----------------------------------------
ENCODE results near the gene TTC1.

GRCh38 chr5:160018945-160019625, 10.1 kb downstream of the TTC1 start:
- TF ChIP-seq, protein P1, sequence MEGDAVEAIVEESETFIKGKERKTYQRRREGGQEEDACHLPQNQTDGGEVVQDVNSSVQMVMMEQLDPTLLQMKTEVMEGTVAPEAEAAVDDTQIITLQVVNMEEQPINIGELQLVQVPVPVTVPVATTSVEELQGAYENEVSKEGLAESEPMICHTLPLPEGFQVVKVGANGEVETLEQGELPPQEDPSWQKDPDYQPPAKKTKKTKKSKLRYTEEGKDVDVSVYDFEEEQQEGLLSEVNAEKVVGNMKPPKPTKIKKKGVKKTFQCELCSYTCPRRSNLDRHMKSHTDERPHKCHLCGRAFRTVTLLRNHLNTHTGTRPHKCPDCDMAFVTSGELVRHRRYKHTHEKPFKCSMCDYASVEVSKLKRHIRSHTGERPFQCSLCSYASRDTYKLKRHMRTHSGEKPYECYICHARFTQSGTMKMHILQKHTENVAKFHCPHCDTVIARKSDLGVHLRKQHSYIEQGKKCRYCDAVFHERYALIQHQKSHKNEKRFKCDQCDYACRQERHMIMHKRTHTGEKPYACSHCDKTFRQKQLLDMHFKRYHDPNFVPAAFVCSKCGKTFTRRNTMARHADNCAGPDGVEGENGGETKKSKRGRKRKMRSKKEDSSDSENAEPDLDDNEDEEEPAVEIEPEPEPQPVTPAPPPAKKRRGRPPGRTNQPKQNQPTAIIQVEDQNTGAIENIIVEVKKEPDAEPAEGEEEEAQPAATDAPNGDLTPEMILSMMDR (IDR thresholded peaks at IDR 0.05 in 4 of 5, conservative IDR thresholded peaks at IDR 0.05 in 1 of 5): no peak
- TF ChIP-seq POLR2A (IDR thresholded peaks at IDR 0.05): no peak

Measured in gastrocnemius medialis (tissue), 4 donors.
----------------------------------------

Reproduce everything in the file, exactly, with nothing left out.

ENCODE results near the gene TTC1.

GRCh38 chr5:160018945-160019625, 10.1 kb downstream of the TTC1 start:
- TF ChIP-seq, protein P1, sequence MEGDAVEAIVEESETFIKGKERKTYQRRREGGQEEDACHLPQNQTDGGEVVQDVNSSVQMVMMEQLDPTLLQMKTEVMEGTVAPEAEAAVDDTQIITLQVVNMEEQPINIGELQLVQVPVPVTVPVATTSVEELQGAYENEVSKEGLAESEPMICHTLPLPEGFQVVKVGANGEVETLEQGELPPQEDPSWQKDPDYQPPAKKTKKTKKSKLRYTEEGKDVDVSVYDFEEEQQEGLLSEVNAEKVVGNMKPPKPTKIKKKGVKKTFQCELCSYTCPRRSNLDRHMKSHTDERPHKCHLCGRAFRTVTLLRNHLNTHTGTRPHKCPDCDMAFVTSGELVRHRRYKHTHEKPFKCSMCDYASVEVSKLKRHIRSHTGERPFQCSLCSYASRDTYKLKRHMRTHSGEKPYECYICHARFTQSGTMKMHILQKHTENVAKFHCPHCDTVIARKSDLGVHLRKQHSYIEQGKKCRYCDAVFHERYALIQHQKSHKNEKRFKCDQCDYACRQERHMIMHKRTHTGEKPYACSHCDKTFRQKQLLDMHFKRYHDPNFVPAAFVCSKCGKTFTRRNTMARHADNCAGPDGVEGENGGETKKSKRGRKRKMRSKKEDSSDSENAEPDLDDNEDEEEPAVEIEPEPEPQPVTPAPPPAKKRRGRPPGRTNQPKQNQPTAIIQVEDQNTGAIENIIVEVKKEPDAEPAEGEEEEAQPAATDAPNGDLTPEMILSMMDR (IDR thresholded peaks at IDR 0.05 in 4 of 5, conservative IDR thresholded peaks at IDR 0.05 in 1 of 5): no peak
- TF ChIP-seq POLR2A (IDR thresholded peaks at IDR 0.05): no peak

Measured in gastrocnemius medialis (tissue), 4 donors.